This would have been an idea very exciting to discuss in it’s shrewdness, but was certainly out of question.

I’d liked to have the remaining two topics seen discussed, but the time was just too short:

About the role of new technology:

“Behaviorism, cognitivism, and constructivism are the three broad learning theories most often utilized in the creation of instructional environments. These theories, however, were developed in a time when learning was not impacted through technology.” (Siemens 2004)
Does the relationship between digital processes and human cognition differ from what has been proposed by the ‘cybernetic turn’ in the 70ies? Back then, individual, social, and technical ‘cognitive’ processes were seen as compatible, interconnectible and utopically symbiotic, too.
Is the main difference to cybernetics/cognitivism the letting be of individual human cognition to be fuzzy – and then to harvest this fuzzyness statistically by digital means to find meaning?

About the idea of learning organisations:

“These theories (note: behaviourism, cognitivism, constructivism) do not address learning that occurs outside of people (i.e. learning that is stored and manipulated by technology). They also fail to describe how learning happens within organizations.” (Siemens 2004)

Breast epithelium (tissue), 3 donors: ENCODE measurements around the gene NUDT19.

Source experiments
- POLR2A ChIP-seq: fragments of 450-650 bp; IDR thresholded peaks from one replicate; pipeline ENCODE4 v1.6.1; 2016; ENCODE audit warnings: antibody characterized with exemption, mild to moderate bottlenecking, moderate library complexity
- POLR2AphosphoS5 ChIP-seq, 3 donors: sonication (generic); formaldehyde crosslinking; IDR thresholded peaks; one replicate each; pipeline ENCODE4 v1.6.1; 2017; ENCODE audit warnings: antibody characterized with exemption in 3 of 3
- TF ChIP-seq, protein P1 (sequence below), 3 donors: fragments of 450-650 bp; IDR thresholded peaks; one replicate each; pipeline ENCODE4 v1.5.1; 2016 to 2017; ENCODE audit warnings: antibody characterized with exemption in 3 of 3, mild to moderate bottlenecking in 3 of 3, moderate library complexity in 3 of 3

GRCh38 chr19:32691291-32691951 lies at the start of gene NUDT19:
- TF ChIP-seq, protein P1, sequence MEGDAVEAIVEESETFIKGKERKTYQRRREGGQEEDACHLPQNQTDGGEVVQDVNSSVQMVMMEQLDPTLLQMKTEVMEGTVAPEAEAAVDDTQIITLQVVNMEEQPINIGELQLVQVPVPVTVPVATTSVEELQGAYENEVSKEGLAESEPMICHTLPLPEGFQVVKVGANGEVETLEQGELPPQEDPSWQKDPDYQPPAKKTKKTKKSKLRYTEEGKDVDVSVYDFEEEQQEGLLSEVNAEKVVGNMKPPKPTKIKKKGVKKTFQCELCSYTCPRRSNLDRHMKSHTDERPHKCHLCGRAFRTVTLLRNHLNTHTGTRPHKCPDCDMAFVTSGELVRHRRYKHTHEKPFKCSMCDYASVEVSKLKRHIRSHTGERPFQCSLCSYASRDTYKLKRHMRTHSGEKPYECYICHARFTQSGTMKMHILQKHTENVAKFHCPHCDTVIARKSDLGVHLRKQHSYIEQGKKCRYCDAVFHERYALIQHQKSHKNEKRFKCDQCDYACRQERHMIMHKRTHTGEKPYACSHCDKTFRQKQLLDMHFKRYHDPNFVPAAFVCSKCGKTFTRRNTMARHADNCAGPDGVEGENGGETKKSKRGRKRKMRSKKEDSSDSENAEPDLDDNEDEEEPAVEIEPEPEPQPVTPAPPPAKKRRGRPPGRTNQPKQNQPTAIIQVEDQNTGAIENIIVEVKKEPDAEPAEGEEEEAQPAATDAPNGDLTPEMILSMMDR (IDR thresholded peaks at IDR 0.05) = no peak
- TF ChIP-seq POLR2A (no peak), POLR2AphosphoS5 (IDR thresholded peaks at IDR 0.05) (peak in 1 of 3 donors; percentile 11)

How do digitally organized groups and communities ‘learn’? Is the process the same – but faster – as the one called tradition and transmission, meaning evolutive mutation and selection of social knowledge over time?
Is the digitally organized form of social knowledge the key difference to a constructivist viewpoint that learning is embedded in and situative to a culture (for example Brown et al. (1989), „Situated Cognition and the Culture of Learning“), which stores it ‘knowledge’ in form of narratives, habitus, architecture etc.?

I hope these questions will pop up sometimes in our future discussions or lectures.